In this systematic review, we analyzed the feasibility and safety of outpatient surgery for BPH showing that BPH surgery in an outpatient setting is safe and feasible with a pooled failure rate (FR) of 7.8%.3 Moreover, subgroup analysis according to type of surgical technique revealed the presence of a statistical difference among the three different approaches: Pooled FR was 3%, 7.1%, and 11.8% for transurethral resection of the prostate (TURP), Green-light, and Holmium laser enucleation of the prostate (HoLEP) respectively. The results for HoLEP in our opinion are not a surprise since the surgical technique is more complex as well as the fact that both photo vaporization and enucleoresection are often performed for larger prostate volumes.
Our analysis did not capture differences in surgeon or facility volume or experience. An additional question that remains unanswered is whether patient characteristics suggest eligibility for outpatient BPH surgery. In the subgroup analysis according to prostate volume, ASA score showed no significant differences suggesting that surgical procedures for BPH on an outpatient basis are safe both in healthy patients and in patients with comorbidities including patients taking anticoagulants. Prostate volume can affect the failure rate (4.1% for prostate volume <40 Vs 10.7% for prostate volume >40). Another important question is whether the protocol of discharge can affect the rate of hospital readmission. Interestingly in our analysis, pooled FR was higher in patients discharged with urethral catheter 10.2% (95%CI: 6.3%-14.1%) when compared with those who were catheter free (4.4%, 95%CI: 0.8%-8%).
As secondary outcomes, we analyzed event rate (ER) for early outpatient visits or emergency room visits without readmission observing. Our analysis showed that the pooled ER using a random-effect model was 7.7% (95%CI: 4.3%-11%). Despite no significant difference in predicted risk of complications or outpatient/ER visits, we noticed a slight but interesting rising trend in these events from the studies using TURP to Green-Light. For the Green-light the high percentage of unexpected visits was mainly due to irritative lower urinary tract symptoms and we believe this finding could be in part mitigated by improvements in perioperative patient counseling.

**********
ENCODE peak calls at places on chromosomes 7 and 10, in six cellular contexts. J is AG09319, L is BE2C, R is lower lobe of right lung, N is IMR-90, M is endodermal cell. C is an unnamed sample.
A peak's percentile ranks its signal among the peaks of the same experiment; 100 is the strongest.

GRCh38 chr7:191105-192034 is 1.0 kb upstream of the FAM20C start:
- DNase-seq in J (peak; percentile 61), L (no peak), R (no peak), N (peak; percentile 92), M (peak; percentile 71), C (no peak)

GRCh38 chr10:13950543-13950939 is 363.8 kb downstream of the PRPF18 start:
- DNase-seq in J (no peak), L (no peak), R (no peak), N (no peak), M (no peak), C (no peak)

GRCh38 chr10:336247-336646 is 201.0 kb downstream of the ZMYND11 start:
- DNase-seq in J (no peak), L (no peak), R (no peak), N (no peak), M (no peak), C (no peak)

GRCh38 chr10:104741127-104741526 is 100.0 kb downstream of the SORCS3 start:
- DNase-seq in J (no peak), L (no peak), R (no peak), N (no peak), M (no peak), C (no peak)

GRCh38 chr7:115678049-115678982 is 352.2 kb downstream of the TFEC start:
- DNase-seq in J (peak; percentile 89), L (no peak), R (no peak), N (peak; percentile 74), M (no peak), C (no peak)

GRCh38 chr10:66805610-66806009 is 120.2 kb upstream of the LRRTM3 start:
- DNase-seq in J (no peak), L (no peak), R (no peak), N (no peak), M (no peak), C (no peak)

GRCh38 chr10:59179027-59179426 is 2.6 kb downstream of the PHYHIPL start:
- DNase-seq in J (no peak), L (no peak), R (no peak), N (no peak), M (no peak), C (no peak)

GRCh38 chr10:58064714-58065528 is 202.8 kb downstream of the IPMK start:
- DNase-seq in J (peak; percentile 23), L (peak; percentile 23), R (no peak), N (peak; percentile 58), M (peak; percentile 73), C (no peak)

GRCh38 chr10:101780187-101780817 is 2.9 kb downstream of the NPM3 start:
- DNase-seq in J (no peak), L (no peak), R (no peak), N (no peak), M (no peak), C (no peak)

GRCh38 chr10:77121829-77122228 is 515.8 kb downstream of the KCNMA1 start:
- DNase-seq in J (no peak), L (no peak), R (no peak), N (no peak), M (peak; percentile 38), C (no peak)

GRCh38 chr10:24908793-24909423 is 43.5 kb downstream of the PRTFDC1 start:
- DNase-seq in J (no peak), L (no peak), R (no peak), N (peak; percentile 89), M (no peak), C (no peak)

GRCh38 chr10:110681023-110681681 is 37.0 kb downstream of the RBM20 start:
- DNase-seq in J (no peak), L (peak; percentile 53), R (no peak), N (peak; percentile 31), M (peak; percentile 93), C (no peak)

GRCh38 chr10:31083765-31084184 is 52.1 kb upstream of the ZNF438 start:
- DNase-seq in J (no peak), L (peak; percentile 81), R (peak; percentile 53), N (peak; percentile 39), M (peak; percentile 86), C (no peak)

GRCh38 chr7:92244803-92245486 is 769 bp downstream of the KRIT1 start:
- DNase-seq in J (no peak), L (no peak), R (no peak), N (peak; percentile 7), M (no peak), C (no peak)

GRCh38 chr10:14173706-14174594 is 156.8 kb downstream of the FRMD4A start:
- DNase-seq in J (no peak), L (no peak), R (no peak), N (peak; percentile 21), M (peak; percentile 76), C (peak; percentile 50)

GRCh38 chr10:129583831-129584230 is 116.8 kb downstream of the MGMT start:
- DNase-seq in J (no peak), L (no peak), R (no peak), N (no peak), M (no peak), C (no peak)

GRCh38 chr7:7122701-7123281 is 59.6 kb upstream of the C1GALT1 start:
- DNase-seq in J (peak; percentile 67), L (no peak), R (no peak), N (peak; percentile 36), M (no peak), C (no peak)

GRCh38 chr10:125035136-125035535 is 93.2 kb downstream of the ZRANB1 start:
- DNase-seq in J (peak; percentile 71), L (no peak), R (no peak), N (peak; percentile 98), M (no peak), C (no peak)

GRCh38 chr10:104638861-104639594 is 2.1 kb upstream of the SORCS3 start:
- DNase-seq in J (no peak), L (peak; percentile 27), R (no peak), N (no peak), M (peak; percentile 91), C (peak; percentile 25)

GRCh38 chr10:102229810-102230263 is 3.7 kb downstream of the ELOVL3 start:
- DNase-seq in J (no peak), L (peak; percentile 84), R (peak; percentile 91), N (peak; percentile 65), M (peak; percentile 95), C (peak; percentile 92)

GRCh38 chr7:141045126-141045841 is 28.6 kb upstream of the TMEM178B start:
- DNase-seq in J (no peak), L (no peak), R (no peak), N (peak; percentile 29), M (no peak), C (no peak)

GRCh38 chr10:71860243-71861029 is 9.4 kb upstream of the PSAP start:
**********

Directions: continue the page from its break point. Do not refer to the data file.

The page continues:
Written by: Stefano Salciccia,1 Francesco Del Giudice,2 Simon L Conti3
- Associate Professor in Urology-Department of Urology, Sapienza University of Rome, Italy
- MD in Urology-Department of Urology, Sapienza University of Rome, Italy
- Clinical Assistant Professor in Urology, Department of Urology, Stanford University, School of Medicine, Stanford, CA, USA
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- Salciccia S, Sciarra A, Pierella F, Leoncini PP, Vitullo P, Polese M, Maggi M, Perugia G, Di Marco P, Ricciuti GP. Predictors of Hospitalization After Ureteroscopy Plus Elective Double-J Stent as an Outpatient Procedure. Urol Int. 2019;102(2):167-174.
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- Salciccia S, Del Giudice F, Maggi M, Eisenberg M, Chung BI, Conti SL, Kasman A, Vilson FL, Ferro M, Lucarelli G, Viscuso P, Di Pierro G, Busetto GM, Luzi M, Sperduti I, Ricciuti GP, De Berardinis E, Sciarra A. Safety and Feasibility of Outpatient Surgery in Benign Prostatic Hyperplasia: a Systematic Review and Meta-analysis. J Endourol. 2020 Oct 21.